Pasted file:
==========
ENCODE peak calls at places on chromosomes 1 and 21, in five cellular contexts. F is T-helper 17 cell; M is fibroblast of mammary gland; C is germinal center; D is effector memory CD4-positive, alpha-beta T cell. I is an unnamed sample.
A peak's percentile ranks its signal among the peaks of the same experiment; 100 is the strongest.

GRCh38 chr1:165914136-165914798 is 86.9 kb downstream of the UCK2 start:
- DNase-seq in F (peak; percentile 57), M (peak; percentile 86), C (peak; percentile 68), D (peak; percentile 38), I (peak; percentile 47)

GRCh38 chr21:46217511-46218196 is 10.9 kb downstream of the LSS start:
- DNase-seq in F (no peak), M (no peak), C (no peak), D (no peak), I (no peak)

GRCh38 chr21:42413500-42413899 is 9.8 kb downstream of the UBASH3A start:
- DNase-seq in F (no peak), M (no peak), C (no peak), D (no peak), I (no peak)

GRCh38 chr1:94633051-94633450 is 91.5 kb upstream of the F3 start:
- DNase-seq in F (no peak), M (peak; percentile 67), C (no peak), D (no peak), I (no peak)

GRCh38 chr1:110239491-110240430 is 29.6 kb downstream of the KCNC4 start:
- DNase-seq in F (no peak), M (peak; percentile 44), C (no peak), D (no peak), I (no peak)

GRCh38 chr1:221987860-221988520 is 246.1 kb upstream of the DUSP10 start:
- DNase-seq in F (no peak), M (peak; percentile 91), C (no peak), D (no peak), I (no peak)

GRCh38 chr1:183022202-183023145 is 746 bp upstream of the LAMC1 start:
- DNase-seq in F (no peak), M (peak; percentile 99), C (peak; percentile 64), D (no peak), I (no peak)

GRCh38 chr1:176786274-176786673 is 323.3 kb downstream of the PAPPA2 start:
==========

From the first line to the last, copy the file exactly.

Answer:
ENCODE peak calls at places on chromosomes 1 and 21, in five cellular contexts. F is T-helper 17 cell; M is fibroblast of mammary gland; C is germinal center; D is effector memory CD4-positive, alpha-beta T cell. I is an unnamed sample.
A peak's percentile ranks its signal among the peaks of the same experiment; 100 is the strongest.

GRCh38 chr1:165914136-165914798 is 86.9 kb downstream of the UCK2 start:
- DNase-seq in F (peak; percentile 57), M (peak; percentile 86), C (peak; percentile 68), D (peak; percentile 38), I (peak; percentile 47)

GRCh38 chr21:46217511-46218196 is 10.9 kb downstream of the LSS start:
- DNase-seq in F (no peak), M (no peak), C (no peak), D (no peak), I (no peak)

GRCh38 chr21:42413500-42413899 is 9.8 kb downstream of the UBASH3A start:
- DNase-seq in F (no peak), M (no peak), C (no peak), D (no peak), I (no peak)

GRCh38 chr1:94633051-94633450 is 91.5 kb upstream of the F3 start:
- DNase-seq in F (no peak), M (peak; percentile 67), C (no peak), D (no peak), I (no peak)

GRCh38 chr1:110239491-110240430 is 29.6 kb downstream of the KCNC4 start:
- DNase-seq in F (no peak), M (peak; percentile 44), C (no peak), D (no peak), I (no peak)

GRCh38 chr1:221987860-221988520 is 246.1 kb upstream of the DUSP10 start:
- DNase-seq in F (no peak), M (peak; percentile 91), C (no peak), D (no peak), I (no peak)

GRCh38 chr1:183022202-183023145 is 746 bp upstream of the LAMC1 start:
- DNase-seq in F (no peak), M (peak; percentile 99), C (peak; percentile 64), D (no peak), I (no peak)

GRCh38 chr1:176786274-176786673 is 323.3 kb downstream of the PAPPA2 start: